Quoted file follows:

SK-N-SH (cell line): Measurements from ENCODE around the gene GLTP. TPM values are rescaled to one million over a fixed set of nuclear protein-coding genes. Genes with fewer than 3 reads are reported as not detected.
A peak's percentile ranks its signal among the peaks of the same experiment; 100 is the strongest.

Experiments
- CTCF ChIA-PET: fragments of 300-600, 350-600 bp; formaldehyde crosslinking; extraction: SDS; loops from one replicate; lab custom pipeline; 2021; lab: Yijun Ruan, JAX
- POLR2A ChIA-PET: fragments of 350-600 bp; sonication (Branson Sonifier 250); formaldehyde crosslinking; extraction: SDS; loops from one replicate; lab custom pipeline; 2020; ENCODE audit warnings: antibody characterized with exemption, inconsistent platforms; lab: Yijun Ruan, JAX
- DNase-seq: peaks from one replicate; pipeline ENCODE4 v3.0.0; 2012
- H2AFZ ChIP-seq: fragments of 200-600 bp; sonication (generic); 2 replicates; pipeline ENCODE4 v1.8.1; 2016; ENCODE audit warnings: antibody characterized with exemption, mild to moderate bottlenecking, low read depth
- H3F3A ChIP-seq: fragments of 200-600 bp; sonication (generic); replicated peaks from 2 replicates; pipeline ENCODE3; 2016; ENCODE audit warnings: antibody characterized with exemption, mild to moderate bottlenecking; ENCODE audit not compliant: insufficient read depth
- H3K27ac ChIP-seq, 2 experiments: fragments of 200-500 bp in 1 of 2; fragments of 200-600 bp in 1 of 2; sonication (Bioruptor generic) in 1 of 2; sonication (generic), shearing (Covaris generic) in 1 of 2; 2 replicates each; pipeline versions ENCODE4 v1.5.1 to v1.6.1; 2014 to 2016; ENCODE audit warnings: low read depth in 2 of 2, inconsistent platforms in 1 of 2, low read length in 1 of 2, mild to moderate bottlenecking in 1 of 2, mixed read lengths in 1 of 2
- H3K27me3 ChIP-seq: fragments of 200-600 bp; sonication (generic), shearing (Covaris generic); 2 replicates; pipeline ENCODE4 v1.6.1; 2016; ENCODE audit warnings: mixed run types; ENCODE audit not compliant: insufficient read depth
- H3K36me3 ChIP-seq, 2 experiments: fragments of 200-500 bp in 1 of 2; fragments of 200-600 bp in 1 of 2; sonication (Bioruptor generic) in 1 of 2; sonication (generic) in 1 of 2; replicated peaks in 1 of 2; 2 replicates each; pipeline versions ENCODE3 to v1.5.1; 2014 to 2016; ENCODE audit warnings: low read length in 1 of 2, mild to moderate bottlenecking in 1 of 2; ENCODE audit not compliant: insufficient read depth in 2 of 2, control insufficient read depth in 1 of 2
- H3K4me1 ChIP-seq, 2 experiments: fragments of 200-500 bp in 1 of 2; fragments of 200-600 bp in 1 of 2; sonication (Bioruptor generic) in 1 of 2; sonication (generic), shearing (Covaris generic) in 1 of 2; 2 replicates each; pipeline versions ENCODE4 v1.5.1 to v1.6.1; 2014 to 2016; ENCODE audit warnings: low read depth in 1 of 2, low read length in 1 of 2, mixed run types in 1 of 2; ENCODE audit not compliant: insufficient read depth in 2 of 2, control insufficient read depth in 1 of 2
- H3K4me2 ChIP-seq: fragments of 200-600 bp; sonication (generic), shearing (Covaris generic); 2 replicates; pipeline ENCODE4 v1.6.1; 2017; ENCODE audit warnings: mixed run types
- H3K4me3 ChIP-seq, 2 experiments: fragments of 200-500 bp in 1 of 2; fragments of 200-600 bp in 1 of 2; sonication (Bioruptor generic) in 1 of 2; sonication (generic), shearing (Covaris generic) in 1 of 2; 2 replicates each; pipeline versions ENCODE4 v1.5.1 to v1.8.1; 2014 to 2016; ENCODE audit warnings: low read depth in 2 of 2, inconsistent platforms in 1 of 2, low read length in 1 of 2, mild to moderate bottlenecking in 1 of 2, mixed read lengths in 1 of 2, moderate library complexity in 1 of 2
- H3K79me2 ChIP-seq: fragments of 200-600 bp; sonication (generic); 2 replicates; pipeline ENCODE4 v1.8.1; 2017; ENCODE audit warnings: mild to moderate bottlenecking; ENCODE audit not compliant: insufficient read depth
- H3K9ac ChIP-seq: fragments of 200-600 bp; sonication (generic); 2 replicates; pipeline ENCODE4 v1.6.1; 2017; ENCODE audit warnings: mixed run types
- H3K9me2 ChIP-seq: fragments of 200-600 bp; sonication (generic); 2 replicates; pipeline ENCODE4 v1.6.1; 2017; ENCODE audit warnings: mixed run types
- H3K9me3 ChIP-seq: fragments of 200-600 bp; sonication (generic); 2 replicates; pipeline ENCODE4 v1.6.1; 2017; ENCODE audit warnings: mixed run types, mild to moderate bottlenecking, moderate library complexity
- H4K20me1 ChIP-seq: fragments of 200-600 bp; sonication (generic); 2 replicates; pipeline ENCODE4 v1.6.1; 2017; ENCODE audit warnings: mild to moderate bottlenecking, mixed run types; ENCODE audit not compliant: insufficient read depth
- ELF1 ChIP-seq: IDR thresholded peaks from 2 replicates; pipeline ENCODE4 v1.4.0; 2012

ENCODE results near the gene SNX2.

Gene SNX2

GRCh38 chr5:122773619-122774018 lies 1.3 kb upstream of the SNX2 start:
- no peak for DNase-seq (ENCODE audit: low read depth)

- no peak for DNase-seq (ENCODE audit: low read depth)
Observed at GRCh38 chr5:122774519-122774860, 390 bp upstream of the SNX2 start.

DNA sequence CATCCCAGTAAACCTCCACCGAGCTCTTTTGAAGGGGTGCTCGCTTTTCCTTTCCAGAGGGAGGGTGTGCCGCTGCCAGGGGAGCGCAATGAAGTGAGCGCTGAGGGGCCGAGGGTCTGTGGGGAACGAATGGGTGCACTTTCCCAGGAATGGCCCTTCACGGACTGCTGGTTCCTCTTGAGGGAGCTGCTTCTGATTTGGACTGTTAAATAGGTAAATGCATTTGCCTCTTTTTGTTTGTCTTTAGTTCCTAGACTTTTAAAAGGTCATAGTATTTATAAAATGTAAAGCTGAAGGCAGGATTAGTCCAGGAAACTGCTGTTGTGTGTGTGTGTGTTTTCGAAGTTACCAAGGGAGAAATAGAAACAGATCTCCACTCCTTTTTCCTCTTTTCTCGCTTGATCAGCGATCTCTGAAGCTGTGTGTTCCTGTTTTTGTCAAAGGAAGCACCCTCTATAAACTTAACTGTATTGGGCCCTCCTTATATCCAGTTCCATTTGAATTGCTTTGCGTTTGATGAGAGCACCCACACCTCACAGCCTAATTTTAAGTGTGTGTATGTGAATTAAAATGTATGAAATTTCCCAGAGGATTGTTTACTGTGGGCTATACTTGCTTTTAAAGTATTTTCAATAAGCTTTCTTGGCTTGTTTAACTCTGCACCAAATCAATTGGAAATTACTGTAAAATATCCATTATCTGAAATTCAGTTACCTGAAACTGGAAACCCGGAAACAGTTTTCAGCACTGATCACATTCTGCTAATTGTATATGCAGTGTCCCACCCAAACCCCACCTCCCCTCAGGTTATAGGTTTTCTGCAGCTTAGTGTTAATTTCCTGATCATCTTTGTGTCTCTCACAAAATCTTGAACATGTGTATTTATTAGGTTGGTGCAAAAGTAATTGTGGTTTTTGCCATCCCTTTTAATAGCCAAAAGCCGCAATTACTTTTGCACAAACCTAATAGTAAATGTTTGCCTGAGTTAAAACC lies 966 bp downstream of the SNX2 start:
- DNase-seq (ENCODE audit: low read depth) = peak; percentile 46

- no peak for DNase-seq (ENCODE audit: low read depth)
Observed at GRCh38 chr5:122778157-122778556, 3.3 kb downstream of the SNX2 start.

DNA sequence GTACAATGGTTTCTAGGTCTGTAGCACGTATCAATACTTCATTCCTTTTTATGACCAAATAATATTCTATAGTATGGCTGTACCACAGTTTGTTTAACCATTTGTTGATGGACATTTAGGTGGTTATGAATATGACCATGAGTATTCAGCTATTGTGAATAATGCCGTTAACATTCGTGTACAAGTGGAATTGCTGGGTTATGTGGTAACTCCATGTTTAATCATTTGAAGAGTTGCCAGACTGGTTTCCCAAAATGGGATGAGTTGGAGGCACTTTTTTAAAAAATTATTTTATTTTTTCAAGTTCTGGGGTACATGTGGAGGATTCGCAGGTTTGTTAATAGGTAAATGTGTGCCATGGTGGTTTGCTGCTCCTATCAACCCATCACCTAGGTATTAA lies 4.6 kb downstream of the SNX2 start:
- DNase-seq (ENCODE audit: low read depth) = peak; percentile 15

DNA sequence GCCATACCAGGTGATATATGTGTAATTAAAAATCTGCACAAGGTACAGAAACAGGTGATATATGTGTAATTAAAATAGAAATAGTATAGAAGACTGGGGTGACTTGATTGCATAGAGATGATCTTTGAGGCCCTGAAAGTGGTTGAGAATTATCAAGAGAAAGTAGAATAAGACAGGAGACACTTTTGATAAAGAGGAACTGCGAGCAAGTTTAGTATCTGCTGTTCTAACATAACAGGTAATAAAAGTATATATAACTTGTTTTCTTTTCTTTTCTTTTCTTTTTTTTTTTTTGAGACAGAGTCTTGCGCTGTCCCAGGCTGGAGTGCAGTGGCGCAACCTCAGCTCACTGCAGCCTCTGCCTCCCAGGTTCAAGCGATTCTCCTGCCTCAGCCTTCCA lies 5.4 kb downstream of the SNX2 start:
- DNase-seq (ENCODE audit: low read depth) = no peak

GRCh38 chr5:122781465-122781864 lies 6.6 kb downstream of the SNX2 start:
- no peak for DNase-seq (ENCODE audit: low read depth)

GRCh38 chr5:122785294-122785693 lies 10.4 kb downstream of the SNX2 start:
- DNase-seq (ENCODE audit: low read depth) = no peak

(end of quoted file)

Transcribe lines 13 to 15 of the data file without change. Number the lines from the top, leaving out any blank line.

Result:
- H3K4me2 ChIP-seq: fragments of 200-600 bp; sonication (generic), shearing (Covaris generic); 2 replicates; pipeline ENCODE4 v1.6.1; 2017; ENCODE audit warnings: mixed run types
- H3K4me3 ChIP-seq, 2 experiments: fragments of 200-500 bp in 1 of 2; fragments of 200-600 bp in 1 of 2; sonication (Bioruptor generic) in 1 of 2; sonication (generic), shearing (Covaris generic) in 1 of 2; 2 replicates each; pipeline versions ENCODE4 v1.5.1 to v1.8.1; 2014 to 2016; ENCODE audit warnings: low read depth in 2 of 2, inconsistent platforms in 1 of 2, low read length in 1 of 2, mild to moderate bottlenecking in 1 of 2, mixed read lengths in 1 of 2, moderate library complexity in 1 of 2
- H3K79me2 ChIP-seq: fragments of 200-600 bp; sonication (generic); 2 replicates; pipeline ENCODE4 v1.8.1; 2017; ENCODE audit warnings: mild to moderate bottlenecking; ENCODE audit not compliant: insufficient read depth